Getting older, not necessarily wiser!
If you are anything like me, you probably were able to grasp the basic concept of using either the Basic Input/Output System (BIOS) or the Unified Extensible Firmware Interface (UEFI) to boot your computer. For most users, understanding that you need to use one or the other is enough. However, again if you are like me, comprehending the details of each system required a little bit more study.
I am going to take a sightly different tact here than I see in most articles on the subject. The normal approach is discuss BIOS versus UEFI. If you have read more than one article, you may have also seen some conflicting jargon. I am going to take a step back and take a simplistic look at the basics of the computer startup process. Understanding the startup process will make it easier to understand either BIOS or UEFI.
System board (also referred to as motherboards) are complex items. In addition to the many other components, they contain Non Volatile Random Access Memory (NVRAM). Additionally, some mother boards also contain Volatile Random Access Memory. If a system board has volatile memory, it will also have a small battery of some sort to keep it alive.
Note this is not the same as memory modules that get plugged into a system board. Also, this is an oversimplification for the purposes of this discussion. I don’t want to get bogged down talking about various memory types and functions.
One of the reasons NVRAM is present is to contain the system board firmware. When power is applied to the system board, the processor starts executing the firmware code. This code does several things during the boot process. In no specific order the firmware may be doing any of the following low level processes during startup.
The method of booting a computer in the good old days was with a program within the system board firmware called BIOS. Sometimes referred to as Legacy BIOS today. That is a bit of a misnomer, but I understand the reasoning behind the jargon.
All system boards that used the BIOS system also had volatile memory (usually referred to as CMOS), keep alive by a small battery. Pressing the correct key on the keyboard during startup will open the BIOS (Display/Modification) screen. Any changes made will be saved to the volatile memory. If volatile memory is lost, the BIOS would use its default parameters on the next startup.
Once the BIOS has loaded any custom settings and finished checking the system board and attached components (POST), it looks to the first sector of the boot drive which identifies the operating system, and how to start it. This is called the Master Boot Record (MBR). By default the BIOS will go to the first sector of the first drive. If it is not the first drive, then this would be one of those custom settings from the CMOS.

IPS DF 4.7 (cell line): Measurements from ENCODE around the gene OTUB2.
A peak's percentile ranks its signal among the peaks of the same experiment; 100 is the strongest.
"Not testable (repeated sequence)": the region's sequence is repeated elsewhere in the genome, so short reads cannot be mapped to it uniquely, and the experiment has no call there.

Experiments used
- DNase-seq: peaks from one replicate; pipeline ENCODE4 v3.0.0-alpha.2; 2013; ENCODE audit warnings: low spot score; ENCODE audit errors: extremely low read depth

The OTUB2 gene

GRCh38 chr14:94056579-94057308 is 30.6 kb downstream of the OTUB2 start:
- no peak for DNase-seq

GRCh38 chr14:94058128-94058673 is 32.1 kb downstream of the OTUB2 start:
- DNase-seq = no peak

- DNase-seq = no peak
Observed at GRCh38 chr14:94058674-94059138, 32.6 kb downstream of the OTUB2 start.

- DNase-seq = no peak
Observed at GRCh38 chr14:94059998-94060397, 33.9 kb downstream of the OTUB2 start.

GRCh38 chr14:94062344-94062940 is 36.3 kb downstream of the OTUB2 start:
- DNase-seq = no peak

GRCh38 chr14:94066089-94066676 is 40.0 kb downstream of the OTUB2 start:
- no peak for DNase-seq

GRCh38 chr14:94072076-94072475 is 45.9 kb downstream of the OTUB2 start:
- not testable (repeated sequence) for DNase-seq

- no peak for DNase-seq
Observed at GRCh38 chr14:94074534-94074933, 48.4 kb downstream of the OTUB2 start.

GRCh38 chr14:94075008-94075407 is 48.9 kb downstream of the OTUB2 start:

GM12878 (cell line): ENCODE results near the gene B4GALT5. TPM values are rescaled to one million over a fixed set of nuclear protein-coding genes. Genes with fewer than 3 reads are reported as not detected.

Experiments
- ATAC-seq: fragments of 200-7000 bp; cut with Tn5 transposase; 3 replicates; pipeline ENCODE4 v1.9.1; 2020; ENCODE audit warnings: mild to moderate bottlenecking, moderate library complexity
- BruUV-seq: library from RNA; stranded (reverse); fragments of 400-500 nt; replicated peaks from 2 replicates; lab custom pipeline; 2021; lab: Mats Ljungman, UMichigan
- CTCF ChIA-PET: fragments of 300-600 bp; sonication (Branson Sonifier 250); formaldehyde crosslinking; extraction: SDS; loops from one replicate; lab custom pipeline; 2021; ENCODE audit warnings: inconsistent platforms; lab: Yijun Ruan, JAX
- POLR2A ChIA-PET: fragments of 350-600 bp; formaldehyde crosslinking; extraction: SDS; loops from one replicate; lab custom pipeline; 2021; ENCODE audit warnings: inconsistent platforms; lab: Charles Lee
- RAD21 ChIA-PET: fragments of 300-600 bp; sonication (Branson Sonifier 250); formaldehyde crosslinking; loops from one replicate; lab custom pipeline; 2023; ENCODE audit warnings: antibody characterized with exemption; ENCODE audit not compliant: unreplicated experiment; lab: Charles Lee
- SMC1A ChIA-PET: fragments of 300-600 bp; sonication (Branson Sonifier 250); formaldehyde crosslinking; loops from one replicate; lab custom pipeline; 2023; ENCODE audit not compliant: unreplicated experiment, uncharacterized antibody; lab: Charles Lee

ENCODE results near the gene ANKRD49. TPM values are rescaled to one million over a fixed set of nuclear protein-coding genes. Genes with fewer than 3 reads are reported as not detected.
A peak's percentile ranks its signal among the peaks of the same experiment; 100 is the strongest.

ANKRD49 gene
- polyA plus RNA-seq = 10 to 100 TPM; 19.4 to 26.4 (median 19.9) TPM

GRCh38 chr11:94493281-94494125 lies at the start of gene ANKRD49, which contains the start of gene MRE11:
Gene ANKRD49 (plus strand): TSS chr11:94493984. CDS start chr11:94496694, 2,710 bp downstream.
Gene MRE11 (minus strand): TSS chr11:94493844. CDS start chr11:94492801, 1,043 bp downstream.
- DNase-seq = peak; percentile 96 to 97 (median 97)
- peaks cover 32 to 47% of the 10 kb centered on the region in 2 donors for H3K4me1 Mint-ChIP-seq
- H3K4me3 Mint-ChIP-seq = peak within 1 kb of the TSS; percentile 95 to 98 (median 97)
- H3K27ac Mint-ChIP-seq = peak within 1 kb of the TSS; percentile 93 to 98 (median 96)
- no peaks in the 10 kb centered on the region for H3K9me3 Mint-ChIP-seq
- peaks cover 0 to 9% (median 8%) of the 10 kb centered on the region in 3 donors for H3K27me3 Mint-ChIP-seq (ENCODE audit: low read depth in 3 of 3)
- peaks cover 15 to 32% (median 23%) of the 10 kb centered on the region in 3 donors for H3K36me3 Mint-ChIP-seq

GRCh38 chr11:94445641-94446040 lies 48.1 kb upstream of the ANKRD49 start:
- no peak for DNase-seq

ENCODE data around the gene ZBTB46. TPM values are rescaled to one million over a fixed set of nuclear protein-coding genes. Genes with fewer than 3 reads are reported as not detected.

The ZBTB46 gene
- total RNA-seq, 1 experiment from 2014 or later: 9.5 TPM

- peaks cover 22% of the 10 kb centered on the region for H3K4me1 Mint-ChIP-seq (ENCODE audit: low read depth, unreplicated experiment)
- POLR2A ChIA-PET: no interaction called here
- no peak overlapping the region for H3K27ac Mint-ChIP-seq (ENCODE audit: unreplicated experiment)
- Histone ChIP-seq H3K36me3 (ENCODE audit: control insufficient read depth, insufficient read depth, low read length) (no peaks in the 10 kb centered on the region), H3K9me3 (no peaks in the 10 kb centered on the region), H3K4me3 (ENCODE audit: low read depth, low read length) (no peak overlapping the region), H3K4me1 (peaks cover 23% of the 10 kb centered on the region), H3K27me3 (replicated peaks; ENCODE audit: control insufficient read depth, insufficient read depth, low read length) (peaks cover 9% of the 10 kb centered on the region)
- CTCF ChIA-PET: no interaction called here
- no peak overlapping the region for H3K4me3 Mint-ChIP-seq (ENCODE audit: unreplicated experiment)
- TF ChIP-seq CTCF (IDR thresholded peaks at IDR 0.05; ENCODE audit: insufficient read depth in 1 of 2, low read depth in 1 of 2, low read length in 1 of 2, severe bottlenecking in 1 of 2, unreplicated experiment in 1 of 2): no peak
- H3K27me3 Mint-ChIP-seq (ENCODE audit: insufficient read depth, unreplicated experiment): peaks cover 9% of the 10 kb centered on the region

The BIOS system has some limitations, mainly due to its age, and processor mode. The major ones are; trouble with hard drives larger than two terabytes, limited to four primary partitions, can only initialize one device at a time.
On newer system boards, the BIOS program in the firmware has been replaced with the UEFI program. UEFI is a much newer program that overcomes many of the older BIOS limitations. On some system boards, the UEFI can default back to the older BIOS behavior if needed.
UEFI does not use the MBR. Instead, it uses a special partition called GUID Partition Table (GPT). GUID stands for Globally Unique Identifier. UEFI keeps a list of all drives with a GPT partition.
UEFI does not suffer from the same addressing and space issues that the legacy BIOS program had. Because it uses a partition instead of a sector, a more comprehensive bootloader is installed. Therefore, it can provide a more detailed and graphical setup display, recognize larger hard drives, and handle more partitions.
Another function of UEFI, that is not available on BIOS is secure boot. This feature has gotten mixed reviews, basically for the way it was introduce (a subject for another time). Some people hate it, others love it.
Hard drives used with the legacy BIOS, or in legacy BIOS mode, need to be formatted with a MBR. Hard drives used with UEFI bios need to be formatted with a GPT partition. The two types of formats are mutually exclusive. A hard drive must be one or the other.
There are conversion programs to change a MBR hard drive to a GPT hard drive. Generally it does not work the other way.
The term BIOS, as used today, started with the IBM personal computer back in 1981. It has gone through a number of changes and refinements, but is showing its age. EFI, originally developed by Intel in the 1990’s, was the base for the UEFI system now being used, with the first implementation in 2005. Since the specification was designed much later, it did not suffer the issues if the “Legacy” BIOS on modern systems.
Both are firmware code that live on a System Board. UEFI can have a legacy mode making it act like the older BIOS. BIOS used the first sector of the bootable hard drive to initiate the boot process. UEFI uses an entire GPT partition for its boot code. With continued system advancements, the “Legacy: BIOS will soon disappear altogether.